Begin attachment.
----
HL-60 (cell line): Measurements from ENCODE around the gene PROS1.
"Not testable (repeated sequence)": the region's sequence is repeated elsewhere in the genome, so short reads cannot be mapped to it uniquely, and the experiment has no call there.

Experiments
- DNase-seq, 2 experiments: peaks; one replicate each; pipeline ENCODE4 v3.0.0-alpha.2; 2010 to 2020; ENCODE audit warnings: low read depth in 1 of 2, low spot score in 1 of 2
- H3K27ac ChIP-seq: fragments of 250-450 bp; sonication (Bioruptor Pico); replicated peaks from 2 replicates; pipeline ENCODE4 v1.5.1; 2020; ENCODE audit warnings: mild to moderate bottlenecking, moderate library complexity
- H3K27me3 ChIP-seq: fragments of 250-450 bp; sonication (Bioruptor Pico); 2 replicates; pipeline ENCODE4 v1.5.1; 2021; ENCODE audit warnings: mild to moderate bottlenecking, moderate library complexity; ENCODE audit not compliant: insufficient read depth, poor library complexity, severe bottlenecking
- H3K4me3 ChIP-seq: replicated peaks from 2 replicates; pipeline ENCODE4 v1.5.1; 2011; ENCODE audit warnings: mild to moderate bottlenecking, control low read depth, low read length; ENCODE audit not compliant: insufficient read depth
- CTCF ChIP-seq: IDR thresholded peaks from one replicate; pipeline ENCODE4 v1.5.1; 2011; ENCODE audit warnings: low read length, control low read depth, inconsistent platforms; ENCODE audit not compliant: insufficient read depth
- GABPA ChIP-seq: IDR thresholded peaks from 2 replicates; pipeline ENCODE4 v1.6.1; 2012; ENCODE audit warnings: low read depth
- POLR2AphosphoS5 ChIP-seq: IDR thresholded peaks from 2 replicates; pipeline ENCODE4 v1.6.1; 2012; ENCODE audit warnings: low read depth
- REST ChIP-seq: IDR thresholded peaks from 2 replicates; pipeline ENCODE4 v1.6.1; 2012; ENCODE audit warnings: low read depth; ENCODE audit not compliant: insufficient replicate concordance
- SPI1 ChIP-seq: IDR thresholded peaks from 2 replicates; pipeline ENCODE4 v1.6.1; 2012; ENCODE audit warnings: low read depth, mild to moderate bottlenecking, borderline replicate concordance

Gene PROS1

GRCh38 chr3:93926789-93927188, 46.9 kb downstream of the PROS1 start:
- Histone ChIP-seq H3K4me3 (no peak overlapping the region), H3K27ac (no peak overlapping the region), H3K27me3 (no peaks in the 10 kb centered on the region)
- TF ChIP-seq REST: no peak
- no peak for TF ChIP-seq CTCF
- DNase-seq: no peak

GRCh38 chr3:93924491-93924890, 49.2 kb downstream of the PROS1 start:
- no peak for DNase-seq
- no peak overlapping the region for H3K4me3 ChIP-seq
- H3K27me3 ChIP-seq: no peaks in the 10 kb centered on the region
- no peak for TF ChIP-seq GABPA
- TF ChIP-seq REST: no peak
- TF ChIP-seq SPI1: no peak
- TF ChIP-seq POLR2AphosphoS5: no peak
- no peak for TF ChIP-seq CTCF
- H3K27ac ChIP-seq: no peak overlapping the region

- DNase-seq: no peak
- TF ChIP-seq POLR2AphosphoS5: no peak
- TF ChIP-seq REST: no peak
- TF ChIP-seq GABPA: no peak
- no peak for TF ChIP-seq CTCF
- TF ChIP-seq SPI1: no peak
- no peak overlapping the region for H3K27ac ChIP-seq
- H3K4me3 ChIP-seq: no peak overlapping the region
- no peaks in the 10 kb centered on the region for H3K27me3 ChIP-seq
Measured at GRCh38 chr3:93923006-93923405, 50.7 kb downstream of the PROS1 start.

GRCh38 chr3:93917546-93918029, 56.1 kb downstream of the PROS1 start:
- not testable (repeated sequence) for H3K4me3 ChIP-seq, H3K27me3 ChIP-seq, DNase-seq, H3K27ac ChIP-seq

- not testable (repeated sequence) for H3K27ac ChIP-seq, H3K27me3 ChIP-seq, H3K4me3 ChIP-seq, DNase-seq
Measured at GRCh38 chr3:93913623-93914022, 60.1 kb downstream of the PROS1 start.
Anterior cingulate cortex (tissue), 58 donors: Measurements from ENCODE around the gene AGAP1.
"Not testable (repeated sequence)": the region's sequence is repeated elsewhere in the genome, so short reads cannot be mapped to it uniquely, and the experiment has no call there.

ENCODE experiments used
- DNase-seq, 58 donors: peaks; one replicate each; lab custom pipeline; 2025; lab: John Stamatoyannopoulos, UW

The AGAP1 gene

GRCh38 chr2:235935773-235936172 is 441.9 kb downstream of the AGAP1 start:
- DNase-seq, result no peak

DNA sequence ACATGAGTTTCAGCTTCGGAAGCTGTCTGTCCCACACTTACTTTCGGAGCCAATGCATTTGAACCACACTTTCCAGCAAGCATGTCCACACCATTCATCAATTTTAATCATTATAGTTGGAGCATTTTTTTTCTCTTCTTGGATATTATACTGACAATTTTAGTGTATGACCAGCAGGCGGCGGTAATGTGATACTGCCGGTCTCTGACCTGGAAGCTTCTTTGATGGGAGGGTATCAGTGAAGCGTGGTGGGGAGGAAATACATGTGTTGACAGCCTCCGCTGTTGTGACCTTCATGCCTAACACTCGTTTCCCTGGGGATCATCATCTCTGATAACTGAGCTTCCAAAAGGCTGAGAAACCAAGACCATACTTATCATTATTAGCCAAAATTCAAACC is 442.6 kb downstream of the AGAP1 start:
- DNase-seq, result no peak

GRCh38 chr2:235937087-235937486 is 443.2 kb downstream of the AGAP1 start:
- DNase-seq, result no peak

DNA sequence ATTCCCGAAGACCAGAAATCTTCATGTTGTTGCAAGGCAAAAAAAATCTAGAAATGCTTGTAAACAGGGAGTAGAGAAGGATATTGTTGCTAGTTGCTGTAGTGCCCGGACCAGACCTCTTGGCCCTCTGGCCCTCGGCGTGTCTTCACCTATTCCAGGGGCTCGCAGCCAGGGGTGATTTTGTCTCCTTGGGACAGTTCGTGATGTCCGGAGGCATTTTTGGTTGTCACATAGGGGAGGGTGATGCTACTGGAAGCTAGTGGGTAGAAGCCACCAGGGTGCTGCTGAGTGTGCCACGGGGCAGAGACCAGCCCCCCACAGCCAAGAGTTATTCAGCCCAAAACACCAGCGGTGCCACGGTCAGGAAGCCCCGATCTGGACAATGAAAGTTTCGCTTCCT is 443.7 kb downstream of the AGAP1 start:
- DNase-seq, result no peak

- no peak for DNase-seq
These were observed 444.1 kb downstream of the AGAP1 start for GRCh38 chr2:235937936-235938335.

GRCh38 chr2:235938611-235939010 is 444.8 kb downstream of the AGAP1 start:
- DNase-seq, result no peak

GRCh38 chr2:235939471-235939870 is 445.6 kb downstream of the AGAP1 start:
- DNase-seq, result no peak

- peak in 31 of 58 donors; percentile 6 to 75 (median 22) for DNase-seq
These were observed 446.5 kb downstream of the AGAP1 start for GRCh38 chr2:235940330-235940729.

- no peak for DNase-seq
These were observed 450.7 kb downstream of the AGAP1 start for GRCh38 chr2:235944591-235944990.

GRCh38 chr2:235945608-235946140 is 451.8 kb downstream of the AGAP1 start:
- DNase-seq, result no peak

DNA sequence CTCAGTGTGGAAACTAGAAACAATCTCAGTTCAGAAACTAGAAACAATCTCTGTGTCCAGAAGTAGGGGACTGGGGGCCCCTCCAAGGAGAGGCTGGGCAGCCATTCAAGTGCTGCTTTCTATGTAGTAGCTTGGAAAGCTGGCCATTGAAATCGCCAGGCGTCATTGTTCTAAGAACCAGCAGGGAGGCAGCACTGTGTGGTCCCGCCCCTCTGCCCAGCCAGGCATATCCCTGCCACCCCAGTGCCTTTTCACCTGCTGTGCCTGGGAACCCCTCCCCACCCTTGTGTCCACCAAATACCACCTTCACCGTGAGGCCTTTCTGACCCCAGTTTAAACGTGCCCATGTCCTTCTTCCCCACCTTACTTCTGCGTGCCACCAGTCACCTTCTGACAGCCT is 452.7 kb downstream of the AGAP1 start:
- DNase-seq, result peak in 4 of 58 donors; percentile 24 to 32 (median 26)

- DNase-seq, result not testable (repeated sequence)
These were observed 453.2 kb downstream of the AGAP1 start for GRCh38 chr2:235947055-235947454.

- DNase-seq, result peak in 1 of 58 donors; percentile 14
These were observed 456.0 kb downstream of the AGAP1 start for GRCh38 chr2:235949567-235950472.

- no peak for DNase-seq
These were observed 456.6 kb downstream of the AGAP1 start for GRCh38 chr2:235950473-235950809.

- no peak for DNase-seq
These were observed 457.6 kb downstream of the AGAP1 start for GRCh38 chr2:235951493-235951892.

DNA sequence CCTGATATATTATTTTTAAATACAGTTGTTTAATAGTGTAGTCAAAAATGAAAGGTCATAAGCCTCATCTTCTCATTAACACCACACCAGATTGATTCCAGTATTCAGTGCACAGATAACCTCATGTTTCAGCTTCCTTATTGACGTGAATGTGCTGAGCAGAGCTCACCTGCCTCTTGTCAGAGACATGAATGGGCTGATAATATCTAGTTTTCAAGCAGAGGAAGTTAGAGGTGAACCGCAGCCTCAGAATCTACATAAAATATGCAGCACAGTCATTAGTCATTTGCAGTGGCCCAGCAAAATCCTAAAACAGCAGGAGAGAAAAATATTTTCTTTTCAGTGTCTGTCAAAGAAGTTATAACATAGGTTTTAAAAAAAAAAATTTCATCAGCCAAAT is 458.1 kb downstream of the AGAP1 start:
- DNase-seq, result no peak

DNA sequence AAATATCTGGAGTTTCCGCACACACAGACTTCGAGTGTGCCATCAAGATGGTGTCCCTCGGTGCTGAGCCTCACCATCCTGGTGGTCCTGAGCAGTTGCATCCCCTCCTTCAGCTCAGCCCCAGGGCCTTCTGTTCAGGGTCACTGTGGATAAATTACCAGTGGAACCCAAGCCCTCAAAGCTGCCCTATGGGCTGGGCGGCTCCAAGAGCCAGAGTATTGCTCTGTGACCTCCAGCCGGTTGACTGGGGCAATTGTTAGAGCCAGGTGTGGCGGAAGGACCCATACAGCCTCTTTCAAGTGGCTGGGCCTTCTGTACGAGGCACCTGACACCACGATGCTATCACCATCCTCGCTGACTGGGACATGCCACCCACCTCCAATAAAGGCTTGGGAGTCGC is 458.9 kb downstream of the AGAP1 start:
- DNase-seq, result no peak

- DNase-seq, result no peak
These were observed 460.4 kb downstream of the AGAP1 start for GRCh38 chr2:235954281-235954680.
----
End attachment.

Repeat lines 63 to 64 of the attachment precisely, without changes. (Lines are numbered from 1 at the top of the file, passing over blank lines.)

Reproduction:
These were observed 446.5 kb downstream of the AGAP1 start for GRCh38 chr2:235940330-235940729.

- no peak for DNase-seq